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Good morning. Brexit deliberations loom, the Camp Fire continues to burn and Disney makes a big bet on its theme parks.
Here’s the latest:
• Theresa May: “The next seven days are critical.”
The British prime minister, after days of turmoil over Brexit, said in a television interview that she would head back to Brussels this week, where European leaders are scheduled to discuss a draft agreement on Sunday. But anything can happen before then to upend the process.
The deal, reluctantly approved by her cabinet last week, looks unlikely to get a signoff from Parliament. And Mrs. May faces more threats at home.
There has been growing momentum for a second referendum, which could force a vote on the terms of the deal and the option to remain in the E.U., and Mrs. May could face a leadership challenge via a secretive panel called the 1922 committee. The group has been collecting letters from members of Mrs. May’s own party stating they’ve lost confidence in her; if the committee receives 48 letters, it can trigger a no-confidence vote.
Meanwhile, a U.N. poverty expert reported that the British government’s austerity policies are directly linked to a rise in poverty. Brexit, he said, “poses particular risks for people in poverty, but the government appears to be treating this as an afterthought.”
Above, the Houses of Parliament in London.
• Crown Prince Mohammed bin Salman of Saudi Arabia, depicted left, ordered the brutal killing of the dissident Jamal Khashoggi, depicted right, the C.I.A. concluded.
The intelligence agency, previously hesitant to definitively point fingers in the killing of the journalist, changed its tune following two sets of communications: intercepts of the crown prince’s calls in the days before the killing, and calls by the kill team to a senior aide immediately after.
The new assessment adds pressure on the Trump administration to punish the kingdom, a longtime American ally. President Trump said he would wait for a report from his own administration before deciding how to assign blame, but a top White House aide responsible for policy toward Riyadh resigned on Friday, revealing possible fractures inside the administration over its response.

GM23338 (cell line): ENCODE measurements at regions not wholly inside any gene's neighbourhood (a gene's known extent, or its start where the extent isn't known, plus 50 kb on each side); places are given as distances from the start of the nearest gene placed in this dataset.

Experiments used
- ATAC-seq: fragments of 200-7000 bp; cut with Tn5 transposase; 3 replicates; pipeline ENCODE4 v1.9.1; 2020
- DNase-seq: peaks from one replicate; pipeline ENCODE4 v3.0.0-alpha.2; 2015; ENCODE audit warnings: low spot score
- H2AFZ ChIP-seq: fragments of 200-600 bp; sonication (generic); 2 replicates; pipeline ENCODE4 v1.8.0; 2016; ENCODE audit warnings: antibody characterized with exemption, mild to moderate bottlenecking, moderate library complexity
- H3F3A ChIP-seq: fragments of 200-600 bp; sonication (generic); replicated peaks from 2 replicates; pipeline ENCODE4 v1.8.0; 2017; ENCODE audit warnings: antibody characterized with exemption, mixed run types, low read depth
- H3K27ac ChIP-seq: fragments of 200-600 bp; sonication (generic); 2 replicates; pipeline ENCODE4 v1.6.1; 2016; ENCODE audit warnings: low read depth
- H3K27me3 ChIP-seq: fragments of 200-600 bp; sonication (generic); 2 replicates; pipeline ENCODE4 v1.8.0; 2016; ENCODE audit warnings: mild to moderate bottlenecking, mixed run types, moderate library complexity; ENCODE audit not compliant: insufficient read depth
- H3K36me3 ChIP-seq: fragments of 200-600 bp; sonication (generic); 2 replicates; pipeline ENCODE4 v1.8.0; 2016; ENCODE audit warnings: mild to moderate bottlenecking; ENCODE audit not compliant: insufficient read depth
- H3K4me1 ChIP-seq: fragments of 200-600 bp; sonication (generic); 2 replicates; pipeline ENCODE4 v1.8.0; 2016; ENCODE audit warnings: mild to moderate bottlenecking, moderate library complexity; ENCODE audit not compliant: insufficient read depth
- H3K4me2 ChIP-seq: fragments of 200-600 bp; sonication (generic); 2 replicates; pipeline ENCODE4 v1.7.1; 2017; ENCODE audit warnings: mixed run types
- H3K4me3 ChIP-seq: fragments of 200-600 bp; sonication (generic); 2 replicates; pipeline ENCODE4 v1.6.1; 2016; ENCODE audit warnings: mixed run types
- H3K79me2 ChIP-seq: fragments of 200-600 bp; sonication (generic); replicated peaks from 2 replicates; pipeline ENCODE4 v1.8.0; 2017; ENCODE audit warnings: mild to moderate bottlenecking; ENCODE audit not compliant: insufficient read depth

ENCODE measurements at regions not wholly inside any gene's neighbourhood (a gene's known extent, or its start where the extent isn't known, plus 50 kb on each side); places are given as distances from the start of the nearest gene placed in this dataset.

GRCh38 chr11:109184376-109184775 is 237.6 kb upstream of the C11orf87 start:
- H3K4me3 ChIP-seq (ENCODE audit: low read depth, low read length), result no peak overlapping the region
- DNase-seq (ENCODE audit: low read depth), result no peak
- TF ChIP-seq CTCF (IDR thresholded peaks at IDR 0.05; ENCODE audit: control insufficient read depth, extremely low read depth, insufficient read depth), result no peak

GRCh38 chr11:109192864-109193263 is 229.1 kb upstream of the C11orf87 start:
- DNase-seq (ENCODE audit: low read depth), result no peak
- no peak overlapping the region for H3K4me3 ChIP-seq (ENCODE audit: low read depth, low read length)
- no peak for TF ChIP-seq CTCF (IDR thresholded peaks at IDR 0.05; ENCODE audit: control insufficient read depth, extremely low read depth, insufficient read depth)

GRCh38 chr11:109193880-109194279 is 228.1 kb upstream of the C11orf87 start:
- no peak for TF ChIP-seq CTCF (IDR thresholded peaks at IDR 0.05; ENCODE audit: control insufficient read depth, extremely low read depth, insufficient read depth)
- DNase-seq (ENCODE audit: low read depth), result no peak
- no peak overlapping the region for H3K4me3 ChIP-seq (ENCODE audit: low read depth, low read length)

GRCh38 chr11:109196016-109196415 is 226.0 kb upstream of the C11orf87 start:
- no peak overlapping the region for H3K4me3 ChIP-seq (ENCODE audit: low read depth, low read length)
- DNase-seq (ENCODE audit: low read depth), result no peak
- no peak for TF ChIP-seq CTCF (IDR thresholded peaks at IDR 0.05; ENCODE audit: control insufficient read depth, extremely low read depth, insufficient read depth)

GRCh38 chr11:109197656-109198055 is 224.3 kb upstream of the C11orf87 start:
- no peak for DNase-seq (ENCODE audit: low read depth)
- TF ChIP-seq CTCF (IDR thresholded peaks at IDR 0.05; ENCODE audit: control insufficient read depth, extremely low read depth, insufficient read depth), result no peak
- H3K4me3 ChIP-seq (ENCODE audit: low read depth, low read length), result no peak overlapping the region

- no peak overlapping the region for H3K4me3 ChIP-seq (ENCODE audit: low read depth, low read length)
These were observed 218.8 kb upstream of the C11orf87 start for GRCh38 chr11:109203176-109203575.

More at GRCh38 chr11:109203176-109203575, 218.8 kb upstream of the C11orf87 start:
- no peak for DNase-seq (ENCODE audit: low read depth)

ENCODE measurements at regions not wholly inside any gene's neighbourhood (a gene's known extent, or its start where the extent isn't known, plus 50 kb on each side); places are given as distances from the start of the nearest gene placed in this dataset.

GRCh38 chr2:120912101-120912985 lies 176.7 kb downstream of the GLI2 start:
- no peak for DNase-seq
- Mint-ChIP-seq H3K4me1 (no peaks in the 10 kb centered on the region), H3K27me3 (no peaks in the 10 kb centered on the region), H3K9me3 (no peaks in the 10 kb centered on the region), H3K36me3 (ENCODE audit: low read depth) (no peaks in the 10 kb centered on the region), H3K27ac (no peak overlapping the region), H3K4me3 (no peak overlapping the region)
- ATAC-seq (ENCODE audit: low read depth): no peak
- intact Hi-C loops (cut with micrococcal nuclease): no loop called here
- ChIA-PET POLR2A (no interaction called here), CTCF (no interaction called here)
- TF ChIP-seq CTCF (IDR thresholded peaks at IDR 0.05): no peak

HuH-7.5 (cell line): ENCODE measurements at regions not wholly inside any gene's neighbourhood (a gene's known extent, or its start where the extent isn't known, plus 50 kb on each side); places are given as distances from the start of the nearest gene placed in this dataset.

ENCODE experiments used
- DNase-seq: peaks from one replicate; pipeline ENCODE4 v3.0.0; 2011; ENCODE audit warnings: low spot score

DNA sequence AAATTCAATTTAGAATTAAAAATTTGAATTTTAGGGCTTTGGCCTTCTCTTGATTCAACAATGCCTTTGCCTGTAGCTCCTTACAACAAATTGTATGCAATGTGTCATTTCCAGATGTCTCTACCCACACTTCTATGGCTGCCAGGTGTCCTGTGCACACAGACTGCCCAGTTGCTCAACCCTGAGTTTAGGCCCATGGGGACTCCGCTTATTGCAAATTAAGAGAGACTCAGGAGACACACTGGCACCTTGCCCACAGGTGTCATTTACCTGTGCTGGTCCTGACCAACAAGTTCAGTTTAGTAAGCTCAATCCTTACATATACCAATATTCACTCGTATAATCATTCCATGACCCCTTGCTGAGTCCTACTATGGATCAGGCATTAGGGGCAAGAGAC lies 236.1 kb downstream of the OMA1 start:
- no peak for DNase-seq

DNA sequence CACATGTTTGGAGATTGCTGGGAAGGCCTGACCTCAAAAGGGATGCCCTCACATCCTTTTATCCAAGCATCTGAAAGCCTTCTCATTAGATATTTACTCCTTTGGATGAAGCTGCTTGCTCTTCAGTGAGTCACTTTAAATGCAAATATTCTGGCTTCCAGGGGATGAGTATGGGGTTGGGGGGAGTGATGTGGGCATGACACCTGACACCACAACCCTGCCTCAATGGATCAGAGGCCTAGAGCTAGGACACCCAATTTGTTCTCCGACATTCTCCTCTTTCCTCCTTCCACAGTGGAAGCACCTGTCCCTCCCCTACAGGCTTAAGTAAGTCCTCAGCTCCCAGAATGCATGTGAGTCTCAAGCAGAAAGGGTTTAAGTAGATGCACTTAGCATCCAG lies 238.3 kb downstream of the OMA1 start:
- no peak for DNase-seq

Separately, although Arab dissidents, journalists and activists on Friday mourned Mr. Khashoggi’s death in Istanbul, the Turkish police made a new round of arrests to further suppress domestic dissent.
Our video team recreated how the killing unfolded at the Saudi Consulate in Istanbul last month.
• Reviewing China’s playbook
In a series of articles, The New York Times explains how an isolated, impoverished backwater has evolved into the most significant rival to the United States since the fall of the Soviet Union.
China leads the world in homeowners, internet users, college graduates and, by some counts, billionaires. Extreme poverty has fallen from three-quarters of the population in 1984 to less than 1 percent today.
China has risen so quickly that an 18-year-old’s chances at upward mobility today vastly exceed those of its counterparts in the U.S. Eight hundred million people in China have been lifted out of poverty since 1990, and the average income growth per person in China between 1980 and 2014 is 500 percent.
• Disney, faced with challenges in television, is now focused on expanding its six parks and its cruise line. Above, a visualization of a Marvel-themed ride at the Disneyland Resort.
• Candidates vying to replace Angela Merkel as the head of Germany’s Christian Democratic Union have begun their campaign tour ahead of a vote next month. Above, the three leading contenders, from left: Friedrich Merz, Annegret Kramp-Karrenbauer and Jens Spahn, right, [The New York Times]
• Julian Assange, the founder of WikiLeaks who has lived for years in the Ecuadorean Embassy in London, was secretly charged by U.S. prosecutors in federal court. [The New York Times]
• The wreckage of an Argentine submarine that went missing last year with 44 sailors aboard has been found, ending a confounding maritime mystery. [The New York Times]
• In France, more than 250,000 drivers protested nationwide, blocking highways and roads over planned hikes in gas taxes. [The New York Times]
Tips for a more fulfilling life.
• The kilogram, which has been defined by a platinum-iridium cylinder stored in a vault in Paris since 1889, has been redefined in electromagnetic terms and by abstract constants of nature. Above, the NIST-4 Kibble Balance, which uses electromagnetism instead of gravity to precisely measure the mass of an object.
• Max Hollein, the new director of the Metropolitan Museum of Art, gave insights into how the museum will move ahead with renovations of its Southwest Wing, which exhibits modern and contemporary artworks, and one devoted to Africa, Oceania and the Americas.
The Grammys have revoked an award only once.
That happened 28 years ago today, after the German duo Milli Vanilli, above, confessed they hadn’t actually sung on their debut album.
They also admitted to lip-syncing at their many shows, and blamed their producer for putting them up to it.
The scandal cost them the 1989 Grammy for Best New Artist — and their careers.
Since then, Milli Vanilli has become pop culture shorthand for fraud. Last month, Nicki Minaj referred to the group in a thinly veiled shot at Cardi B, her rival.
But the discussion around authenticity has shifted as well. Cardi B and Kanye West openly admit to receiving help with their lyrics, while Mariah Carey and Garth Brooks have survived high-profile lip-sync blunders.
In an era of C.G.I. and android pop stars, the truth behind art is almost beside the point.
We’ll never know if Milli Vanilli was actually years ahead of its time.